Beyond just the incredible problems facing Rio, though, Arthur’s column also illustrates how they haven’t yet fully made it into public perception, at least in North America. Yes, there have been stories about the sewage problems and the Zika virus, and even some about the financial crisis, but how much attention are those stories really getting this far ahead of the Games? You can bet that there will still be some viewers who tune in for the Olympics and are surprised to hear about the problems (so NBC will still have to walk the typically-challenging line of covering these kinds of issues as a rightsholder, even if more plugged-in fans may be sick of hearing about them by then).

This also shows why it’s important for journalists covering the event not just to completely “stick to sports.” These issues and others are going to affect the competitions, and they need to be covered to present a full picture of the Olympics. Simply talking about who’s the favorite in the sailing competition is missing the story when there’s a real risk for every athlete who’s competing in those events. Moreover, the Brazil situation is also a reflection of the growing role of sports journalists in covering issues that go well beyond sports.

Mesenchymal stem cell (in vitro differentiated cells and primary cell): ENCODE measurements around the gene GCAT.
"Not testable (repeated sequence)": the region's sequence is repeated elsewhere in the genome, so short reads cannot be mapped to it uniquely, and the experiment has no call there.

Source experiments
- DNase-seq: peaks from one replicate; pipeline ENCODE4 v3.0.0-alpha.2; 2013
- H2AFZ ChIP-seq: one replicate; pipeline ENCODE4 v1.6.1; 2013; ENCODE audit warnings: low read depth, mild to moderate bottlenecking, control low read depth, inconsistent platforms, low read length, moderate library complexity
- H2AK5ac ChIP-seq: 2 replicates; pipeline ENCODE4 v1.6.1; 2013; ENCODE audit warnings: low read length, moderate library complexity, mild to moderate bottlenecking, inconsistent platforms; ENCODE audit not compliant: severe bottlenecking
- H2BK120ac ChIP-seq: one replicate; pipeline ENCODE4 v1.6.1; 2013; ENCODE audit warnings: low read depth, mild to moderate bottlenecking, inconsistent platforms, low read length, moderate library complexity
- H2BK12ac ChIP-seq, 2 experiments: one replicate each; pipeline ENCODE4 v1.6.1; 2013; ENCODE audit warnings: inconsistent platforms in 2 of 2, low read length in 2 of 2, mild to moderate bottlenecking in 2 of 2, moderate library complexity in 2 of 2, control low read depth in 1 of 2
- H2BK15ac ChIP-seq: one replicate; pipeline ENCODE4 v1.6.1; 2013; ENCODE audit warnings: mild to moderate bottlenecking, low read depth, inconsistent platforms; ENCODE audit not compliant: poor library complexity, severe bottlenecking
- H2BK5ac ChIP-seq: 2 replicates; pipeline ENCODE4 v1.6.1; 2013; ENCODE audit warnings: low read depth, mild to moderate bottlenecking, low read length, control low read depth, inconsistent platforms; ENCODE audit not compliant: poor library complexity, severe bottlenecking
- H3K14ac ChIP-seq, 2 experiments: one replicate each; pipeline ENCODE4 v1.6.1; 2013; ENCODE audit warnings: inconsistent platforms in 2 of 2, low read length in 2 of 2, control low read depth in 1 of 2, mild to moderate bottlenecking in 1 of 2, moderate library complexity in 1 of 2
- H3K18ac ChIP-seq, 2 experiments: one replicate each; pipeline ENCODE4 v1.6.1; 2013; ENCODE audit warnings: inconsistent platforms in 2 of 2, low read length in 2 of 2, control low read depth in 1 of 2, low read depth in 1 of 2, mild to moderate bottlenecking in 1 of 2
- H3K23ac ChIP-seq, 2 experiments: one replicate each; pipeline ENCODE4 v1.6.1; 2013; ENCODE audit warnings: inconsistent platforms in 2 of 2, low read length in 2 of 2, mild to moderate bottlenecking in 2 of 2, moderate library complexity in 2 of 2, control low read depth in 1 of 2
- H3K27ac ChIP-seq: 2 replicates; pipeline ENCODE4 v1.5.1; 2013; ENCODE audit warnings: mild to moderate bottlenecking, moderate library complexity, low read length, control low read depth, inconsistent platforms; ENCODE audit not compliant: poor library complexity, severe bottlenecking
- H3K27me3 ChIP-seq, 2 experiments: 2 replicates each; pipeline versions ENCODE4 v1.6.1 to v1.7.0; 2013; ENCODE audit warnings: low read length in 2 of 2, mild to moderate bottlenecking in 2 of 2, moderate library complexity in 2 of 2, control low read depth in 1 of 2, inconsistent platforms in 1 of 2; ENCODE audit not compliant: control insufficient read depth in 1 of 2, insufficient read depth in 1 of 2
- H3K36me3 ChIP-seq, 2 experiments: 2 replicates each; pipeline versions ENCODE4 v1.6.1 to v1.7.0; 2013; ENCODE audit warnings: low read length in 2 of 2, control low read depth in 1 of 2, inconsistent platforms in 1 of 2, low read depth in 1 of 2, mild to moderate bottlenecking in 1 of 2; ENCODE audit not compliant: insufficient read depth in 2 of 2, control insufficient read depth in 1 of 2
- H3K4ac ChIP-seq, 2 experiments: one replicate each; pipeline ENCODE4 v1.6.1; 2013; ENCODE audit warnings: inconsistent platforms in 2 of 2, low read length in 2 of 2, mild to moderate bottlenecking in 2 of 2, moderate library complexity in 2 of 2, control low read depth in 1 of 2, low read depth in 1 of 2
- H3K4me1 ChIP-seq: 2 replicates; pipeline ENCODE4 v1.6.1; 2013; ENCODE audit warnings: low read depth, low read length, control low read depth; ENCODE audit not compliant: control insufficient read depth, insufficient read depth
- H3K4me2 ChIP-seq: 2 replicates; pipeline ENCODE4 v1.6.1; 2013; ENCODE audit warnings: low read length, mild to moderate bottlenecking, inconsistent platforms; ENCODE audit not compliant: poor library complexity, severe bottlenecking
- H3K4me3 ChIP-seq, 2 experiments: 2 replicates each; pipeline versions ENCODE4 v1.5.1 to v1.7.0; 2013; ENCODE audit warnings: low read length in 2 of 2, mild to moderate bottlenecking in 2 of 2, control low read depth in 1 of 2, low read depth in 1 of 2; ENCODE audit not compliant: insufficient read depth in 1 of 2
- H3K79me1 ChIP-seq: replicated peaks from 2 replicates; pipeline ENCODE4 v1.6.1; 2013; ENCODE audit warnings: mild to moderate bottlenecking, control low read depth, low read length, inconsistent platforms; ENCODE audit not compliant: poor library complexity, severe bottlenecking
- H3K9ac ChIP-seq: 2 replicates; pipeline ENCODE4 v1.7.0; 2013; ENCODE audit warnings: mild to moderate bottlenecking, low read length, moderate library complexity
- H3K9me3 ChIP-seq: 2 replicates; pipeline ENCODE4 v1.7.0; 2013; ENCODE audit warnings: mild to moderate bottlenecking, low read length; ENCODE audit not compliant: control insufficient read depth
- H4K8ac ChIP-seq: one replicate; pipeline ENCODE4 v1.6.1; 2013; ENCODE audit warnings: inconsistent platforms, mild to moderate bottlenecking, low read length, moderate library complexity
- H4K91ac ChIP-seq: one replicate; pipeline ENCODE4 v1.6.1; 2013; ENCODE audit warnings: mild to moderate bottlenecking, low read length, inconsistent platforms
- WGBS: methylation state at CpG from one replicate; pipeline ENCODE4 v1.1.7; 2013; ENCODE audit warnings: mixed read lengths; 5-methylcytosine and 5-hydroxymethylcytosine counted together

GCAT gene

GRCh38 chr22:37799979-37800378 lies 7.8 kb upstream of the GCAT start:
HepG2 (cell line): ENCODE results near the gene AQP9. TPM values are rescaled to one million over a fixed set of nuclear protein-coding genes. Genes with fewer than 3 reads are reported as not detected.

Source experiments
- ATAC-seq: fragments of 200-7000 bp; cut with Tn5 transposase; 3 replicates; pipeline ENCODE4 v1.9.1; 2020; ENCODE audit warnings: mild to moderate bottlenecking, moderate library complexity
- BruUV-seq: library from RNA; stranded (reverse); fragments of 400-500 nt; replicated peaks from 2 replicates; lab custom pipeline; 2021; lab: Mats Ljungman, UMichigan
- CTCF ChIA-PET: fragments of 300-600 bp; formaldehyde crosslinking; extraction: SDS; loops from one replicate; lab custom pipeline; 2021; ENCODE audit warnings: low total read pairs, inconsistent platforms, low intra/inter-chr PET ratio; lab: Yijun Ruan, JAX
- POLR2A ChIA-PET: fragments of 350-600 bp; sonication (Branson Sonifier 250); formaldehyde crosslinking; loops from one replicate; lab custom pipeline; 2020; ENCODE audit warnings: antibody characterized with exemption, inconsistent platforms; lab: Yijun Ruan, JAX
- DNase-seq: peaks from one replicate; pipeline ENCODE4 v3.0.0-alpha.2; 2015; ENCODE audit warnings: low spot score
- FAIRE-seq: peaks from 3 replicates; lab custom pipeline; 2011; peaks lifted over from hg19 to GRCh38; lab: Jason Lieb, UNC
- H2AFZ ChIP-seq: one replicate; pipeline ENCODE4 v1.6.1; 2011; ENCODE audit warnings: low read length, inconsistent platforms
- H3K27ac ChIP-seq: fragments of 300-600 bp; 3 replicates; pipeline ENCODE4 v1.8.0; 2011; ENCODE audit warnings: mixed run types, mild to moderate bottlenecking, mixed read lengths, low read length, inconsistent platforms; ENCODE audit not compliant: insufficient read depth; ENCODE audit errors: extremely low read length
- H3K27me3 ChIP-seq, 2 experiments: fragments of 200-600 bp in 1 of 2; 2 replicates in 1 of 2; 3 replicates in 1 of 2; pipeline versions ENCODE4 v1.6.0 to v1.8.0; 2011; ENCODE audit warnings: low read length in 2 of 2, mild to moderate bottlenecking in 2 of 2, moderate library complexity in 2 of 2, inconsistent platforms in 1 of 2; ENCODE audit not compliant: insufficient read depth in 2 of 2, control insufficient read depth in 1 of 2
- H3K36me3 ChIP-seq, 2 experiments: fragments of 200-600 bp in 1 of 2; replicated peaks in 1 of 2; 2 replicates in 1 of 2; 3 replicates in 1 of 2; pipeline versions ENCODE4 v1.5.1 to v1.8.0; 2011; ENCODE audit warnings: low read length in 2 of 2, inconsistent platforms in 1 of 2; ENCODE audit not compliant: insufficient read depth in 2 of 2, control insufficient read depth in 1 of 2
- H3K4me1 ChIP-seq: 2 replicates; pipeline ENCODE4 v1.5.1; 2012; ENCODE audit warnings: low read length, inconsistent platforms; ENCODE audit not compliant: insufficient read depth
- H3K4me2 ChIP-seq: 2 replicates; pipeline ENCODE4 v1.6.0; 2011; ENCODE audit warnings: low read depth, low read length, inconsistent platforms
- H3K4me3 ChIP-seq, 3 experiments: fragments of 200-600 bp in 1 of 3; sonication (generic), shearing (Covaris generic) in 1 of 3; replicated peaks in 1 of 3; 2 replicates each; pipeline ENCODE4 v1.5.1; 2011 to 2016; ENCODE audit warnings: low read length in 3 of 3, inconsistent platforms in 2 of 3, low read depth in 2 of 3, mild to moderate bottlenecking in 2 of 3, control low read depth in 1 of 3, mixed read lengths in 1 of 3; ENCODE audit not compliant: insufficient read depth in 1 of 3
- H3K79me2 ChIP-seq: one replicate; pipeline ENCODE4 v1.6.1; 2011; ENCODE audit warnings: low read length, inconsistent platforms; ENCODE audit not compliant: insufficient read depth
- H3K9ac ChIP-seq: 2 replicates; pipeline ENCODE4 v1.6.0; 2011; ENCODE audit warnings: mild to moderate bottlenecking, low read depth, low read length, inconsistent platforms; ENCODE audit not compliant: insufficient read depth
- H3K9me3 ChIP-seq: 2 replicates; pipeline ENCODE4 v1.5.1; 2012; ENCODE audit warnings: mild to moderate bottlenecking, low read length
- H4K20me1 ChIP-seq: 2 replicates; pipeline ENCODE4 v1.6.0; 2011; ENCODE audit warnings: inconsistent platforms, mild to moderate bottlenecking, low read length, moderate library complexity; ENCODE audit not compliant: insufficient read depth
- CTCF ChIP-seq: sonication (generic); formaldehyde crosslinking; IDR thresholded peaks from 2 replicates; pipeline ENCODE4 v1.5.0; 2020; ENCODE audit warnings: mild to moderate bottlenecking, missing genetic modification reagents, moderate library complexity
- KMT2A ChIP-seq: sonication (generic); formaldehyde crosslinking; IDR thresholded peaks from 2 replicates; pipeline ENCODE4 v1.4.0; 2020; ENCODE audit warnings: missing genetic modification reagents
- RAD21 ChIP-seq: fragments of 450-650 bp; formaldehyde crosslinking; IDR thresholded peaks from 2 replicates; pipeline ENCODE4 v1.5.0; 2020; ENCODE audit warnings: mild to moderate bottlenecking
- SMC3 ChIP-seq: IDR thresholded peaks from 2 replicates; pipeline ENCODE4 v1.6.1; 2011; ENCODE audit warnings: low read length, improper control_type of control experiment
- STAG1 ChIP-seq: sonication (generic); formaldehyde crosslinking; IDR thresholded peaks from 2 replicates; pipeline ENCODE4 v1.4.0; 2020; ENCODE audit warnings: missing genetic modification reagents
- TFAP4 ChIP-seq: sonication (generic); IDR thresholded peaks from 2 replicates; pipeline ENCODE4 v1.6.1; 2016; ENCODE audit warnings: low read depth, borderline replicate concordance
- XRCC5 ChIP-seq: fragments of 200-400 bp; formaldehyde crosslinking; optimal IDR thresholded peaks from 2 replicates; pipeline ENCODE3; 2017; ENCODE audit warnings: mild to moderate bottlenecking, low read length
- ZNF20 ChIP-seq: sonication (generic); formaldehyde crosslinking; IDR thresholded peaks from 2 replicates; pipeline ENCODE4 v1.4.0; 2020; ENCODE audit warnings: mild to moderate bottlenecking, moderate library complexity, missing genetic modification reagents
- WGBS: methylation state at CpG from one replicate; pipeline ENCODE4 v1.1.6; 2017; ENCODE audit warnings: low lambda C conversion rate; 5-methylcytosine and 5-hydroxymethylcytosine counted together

It’s not that these issues wouldn’t have been discussed at all without the sports events, and it’s not that sports media are the only media covering them. Some media outlets were reporting on what was going on in Brazil even before the country was awarded the 2014 World Cup and then these Olympics. However, huge sporting events such as the Olympics and the World Cup have a way of attracting far more attention to what’s going on in a country. Sewage treatment in Brazil has been an issue for decades, as have massive political corruption, the incredible economic issues  facing the country, and the widespread poverty of many of its residents, but there wasn’t really a particular reason for the average North American to notice or care. When the World Cup or the Olympics is coming to town, though, all of that becomes much more important to the world.